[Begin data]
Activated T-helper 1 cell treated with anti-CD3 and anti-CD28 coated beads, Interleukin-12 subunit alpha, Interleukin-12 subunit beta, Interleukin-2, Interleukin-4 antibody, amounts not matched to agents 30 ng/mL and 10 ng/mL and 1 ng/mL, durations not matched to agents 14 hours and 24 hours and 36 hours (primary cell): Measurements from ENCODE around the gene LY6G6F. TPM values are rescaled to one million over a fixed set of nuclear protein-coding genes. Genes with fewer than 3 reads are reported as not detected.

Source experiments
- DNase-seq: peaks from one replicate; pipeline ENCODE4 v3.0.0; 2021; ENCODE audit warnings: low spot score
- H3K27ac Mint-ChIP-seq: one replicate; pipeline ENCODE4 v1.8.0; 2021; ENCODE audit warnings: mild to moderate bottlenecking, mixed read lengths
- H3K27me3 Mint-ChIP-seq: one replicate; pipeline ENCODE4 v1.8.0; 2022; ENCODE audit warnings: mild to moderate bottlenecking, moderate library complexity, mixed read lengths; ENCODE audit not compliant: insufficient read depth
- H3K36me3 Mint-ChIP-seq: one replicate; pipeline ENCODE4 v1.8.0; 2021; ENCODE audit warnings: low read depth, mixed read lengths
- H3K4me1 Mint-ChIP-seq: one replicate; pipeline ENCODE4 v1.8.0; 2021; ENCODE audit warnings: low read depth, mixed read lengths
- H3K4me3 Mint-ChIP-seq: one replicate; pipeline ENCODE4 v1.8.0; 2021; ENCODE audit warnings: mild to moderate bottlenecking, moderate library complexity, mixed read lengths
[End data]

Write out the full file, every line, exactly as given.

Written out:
Activated T-helper 1 cell treated with anti-CD3 and anti-CD28 coated beads, Interleukin-12 subunit alpha, Interleukin-12 subunit beta, Interleukin-2, Interleukin-4 antibody, amounts not matched to agents 30 ng/mL and 10 ng/mL and 1 ng/mL, durations not matched to agents 14 hours and 24 hours and 36 hours (primary cell): Measurements from ENCODE around the gene LY6G6F. TPM values are rescaled to one million over a fixed set of nuclear protein-coding genes. Genes with fewer than 3 reads are reported as not detected.

Source experiments
- DNase-seq: peaks from one replicate; pipeline ENCODE4 v3.0.0; 2021; ENCODE audit warnings: low spot score
- H3K27ac Mint-ChIP-seq: one replicate; pipeline ENCODE4 v1.8.0; 2021; ENCODE audit warnings: mild to moderate bottlenecking, mixed read lengths
- H3K27me3 Mint-ChIP-seq: one replicate; pipeline ENCODE4 v1.8.0; 2022; ENCODE audit warnings: mild to moderate bottlenecking, moderate library complexity, mixed read lengths; ENCODE audit not compliant: insufficient read depth
- H3K36me3 Mint-ChIP-seq: one replicate; pipeline ENCODE4 v1.8.0; 2021; ENCODE audit warnings: low read depth, mixed read lengths
- H3K4me1 Mint-ChIP-seq: one replicate; pipeline ENCODE4 v1.8.0; 2021; ENCODE audit warnings: low read depth, mixed read lengths
- H3K4me3 Mint-ChIP-seq: one replicate; pipeline ENCODE4 v1.8.0; 2021; ENCODE audit warnings: mild to moderate bottlenecking, moderate library complexity, mixed read lengths